We started the relationship with Zscaler eight years ago and since then it has been a constant journey in support of our digitisation strategy. Our mission has been to carry out a complete network redesign to provide secure access on an application level rather than a network one. Globally we had a complex IT structure, where traffic had to be backhauled from branch offices to regional data centres and then sent through an additional security layer. The security hardware added to this complexity not only through constant life cycle management, but also to our performance issues.
We were looking for a solution that supported our digital shift and provided the desired flexibility, availability and confidentiality. The switch to a cloud-based security service met our demand for security and enabled the network redesign to local Internet breakouts at the same time. The use of Zscaler Internet Access and Zscaler Private Access has changed the operational model of the whole IT department as we are now able to monitor all data streams in a single consolidated view, which has reduced the administrative burden enormously.
What business benefits have you seen since migrating over to the Zscaler Zero Trust Exchange platform and how resilient is your security posture today?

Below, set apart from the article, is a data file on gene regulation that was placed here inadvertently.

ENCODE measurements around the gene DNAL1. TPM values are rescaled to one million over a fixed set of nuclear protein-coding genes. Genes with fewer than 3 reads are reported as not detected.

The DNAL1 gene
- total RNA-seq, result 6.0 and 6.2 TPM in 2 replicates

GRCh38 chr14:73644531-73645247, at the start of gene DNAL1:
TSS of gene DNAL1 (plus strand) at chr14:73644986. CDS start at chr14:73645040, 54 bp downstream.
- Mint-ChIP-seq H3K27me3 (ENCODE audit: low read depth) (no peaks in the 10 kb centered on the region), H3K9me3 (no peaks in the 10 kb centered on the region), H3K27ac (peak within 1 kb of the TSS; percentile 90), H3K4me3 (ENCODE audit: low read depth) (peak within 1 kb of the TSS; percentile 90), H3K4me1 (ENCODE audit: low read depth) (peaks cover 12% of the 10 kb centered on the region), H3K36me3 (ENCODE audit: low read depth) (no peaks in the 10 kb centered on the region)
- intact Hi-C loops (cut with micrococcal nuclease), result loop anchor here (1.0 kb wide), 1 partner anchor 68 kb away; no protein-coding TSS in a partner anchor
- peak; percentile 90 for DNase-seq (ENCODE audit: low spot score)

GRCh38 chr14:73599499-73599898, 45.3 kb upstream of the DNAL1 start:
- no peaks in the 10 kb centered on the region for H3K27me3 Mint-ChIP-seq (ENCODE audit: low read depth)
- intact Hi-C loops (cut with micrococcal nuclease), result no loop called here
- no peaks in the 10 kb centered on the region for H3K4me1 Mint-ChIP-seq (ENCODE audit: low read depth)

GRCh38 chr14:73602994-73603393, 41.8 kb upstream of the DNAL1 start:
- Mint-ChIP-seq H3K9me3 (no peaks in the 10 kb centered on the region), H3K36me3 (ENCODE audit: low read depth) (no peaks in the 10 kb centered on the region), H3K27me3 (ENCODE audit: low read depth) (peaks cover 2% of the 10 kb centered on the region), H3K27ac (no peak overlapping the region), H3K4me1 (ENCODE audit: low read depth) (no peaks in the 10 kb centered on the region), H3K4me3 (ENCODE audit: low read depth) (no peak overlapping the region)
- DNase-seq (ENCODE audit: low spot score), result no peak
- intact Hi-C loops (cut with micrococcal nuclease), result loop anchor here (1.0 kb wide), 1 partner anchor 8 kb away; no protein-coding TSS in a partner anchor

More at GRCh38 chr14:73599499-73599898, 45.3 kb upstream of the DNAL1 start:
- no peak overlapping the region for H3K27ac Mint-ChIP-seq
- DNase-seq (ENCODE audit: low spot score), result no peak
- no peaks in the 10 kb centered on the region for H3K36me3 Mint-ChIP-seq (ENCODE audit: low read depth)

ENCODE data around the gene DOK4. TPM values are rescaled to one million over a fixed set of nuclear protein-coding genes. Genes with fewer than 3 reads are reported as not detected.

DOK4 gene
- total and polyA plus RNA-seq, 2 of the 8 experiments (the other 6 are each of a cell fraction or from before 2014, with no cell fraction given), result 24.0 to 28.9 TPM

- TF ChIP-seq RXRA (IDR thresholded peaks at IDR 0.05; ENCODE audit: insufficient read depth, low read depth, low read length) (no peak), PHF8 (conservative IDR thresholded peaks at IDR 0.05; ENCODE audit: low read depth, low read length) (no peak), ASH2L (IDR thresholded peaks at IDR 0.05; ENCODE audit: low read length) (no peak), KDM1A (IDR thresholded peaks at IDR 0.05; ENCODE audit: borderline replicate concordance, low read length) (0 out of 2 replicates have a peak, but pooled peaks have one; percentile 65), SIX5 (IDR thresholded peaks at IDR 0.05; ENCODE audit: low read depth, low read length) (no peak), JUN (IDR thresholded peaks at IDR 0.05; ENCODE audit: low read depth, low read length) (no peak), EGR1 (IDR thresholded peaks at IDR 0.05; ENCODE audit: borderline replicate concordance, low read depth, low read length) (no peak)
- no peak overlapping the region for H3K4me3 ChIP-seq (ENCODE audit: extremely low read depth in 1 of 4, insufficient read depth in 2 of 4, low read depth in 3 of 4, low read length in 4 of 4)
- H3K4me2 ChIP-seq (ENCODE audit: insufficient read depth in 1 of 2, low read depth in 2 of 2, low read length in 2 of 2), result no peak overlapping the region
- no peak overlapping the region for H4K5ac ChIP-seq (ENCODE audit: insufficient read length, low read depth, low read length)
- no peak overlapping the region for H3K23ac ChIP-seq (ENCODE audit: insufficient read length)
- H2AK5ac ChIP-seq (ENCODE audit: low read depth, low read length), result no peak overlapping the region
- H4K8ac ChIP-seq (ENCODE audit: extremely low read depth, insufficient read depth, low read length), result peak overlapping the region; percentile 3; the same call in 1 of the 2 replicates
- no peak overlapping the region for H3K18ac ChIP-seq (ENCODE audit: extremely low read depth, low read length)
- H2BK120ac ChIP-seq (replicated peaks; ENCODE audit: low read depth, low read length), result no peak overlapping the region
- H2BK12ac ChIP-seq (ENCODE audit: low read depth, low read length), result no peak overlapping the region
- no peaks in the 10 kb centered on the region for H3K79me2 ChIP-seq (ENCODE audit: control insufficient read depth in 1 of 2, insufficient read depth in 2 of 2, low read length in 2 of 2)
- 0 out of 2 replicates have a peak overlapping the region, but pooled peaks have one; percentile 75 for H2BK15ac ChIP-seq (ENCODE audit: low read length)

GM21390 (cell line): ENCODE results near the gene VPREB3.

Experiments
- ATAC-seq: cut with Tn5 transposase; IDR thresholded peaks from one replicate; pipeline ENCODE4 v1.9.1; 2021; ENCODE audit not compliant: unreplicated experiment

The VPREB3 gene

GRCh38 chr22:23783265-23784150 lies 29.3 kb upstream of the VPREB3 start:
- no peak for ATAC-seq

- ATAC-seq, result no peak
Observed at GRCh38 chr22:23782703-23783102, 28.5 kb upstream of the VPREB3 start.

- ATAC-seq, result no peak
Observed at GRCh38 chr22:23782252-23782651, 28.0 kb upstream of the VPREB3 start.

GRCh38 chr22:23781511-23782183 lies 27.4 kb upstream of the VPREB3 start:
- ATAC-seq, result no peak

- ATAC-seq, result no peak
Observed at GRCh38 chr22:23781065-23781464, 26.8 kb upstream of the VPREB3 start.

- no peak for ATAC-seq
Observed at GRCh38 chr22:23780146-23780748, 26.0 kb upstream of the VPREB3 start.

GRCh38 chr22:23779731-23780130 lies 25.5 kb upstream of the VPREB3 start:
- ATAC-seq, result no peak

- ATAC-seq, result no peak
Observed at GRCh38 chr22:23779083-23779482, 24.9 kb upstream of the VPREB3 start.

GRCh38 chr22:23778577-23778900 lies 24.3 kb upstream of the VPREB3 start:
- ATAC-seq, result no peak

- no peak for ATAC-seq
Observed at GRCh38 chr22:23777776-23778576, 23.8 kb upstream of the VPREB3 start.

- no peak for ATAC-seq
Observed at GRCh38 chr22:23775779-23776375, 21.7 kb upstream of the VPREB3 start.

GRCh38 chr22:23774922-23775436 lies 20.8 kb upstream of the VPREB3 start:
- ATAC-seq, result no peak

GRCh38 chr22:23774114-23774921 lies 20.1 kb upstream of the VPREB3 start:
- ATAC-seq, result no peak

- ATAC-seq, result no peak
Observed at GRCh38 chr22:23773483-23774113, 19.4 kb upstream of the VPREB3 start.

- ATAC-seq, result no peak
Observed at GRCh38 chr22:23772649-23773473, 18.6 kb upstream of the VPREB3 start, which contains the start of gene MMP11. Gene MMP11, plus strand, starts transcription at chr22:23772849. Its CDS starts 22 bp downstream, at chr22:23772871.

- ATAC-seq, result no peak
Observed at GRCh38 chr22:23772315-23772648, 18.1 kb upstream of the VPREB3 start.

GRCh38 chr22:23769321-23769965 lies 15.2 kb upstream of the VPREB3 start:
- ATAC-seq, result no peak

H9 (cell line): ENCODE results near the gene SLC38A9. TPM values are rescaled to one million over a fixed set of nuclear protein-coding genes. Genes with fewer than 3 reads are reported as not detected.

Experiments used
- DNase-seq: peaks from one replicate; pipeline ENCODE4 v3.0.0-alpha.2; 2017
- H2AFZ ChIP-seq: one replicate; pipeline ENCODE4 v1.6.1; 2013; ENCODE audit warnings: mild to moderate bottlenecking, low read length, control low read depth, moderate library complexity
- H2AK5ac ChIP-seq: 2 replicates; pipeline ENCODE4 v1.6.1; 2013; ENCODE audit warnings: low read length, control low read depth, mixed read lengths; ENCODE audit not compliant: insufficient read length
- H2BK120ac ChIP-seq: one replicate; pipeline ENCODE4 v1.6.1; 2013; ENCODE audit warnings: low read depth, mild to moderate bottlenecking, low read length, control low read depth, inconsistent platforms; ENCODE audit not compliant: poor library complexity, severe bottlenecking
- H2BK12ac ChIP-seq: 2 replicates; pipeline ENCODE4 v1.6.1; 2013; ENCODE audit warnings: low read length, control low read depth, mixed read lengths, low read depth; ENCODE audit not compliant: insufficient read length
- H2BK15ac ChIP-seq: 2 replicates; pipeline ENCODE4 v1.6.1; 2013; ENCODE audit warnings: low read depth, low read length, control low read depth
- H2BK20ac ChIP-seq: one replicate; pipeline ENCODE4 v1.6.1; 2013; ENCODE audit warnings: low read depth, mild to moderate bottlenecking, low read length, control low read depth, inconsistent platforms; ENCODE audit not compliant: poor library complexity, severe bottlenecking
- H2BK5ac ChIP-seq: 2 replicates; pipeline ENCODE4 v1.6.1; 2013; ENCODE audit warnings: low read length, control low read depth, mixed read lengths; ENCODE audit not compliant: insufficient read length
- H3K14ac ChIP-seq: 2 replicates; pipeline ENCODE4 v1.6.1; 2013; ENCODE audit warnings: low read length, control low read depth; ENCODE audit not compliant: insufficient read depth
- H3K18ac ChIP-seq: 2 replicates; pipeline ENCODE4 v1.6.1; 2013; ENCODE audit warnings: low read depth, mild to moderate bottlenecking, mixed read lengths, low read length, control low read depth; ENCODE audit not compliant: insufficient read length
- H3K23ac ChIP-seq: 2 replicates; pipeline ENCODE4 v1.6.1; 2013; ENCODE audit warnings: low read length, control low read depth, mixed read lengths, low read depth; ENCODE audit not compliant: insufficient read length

When you are in charge of bringing a transformation strategy to life you continuously have to sell your vision to the business stakeholders and align technology with the business strategy. In the case of Zscaler’s Zero Trust, it was easy to convince the C-level as the platform provided the answer to many business cases. Mergers and acquisitions is one example of such a business case where Zscaler helped to unlock additional potential. Integrating the networks of two organisations is a very specialised and time-consuming process and really not the ideal situation from a security perspective as we are looking for more loosely connected scenarios. As a serial acquirer, Sandvik has now matured the process of delivering full connectivity to the applications of a bought organisation within a few hours by deploying Zscaler Private Access.
How connected and secure are your remote workers since the rollout and how does this allow for seamless operations across the business?
When the pandemic started we were actually able to move our 42,000 global employees to Zscaler Private Access over a single weekend, which showcases the agility of a cloud-based model. Today, we don’t need to have the users on the network anymore. We are able to grant access on an application level, based on business policies.
The same strategy that is applied to user access can also be applied to IoT and OT environments and this is a tremendous shift in how we can secure the core of the company. Our mining equipment and machinery, such as our autonomously driven mining trucks, will become more and more data-driven. We are in the process of changing the way we operate our OT-infrastructure as well – with Zscaler enabling us to secure those workloads from the machines and other connected devices.
How important is Zero Trust for secure business performance?
As an engineering company with operations in 160 countries, managing users and devices remotely can sometimes be challenging. With a Zero Trust-based security infrastructure we have found a way to combine new technologies with our business strategy of constant innovation. New approaches allow us to stay ahead of the game and with Zscaler we can unlock new potential and therefore we are constantly evaluating new opportunities for our business.Click below to share this article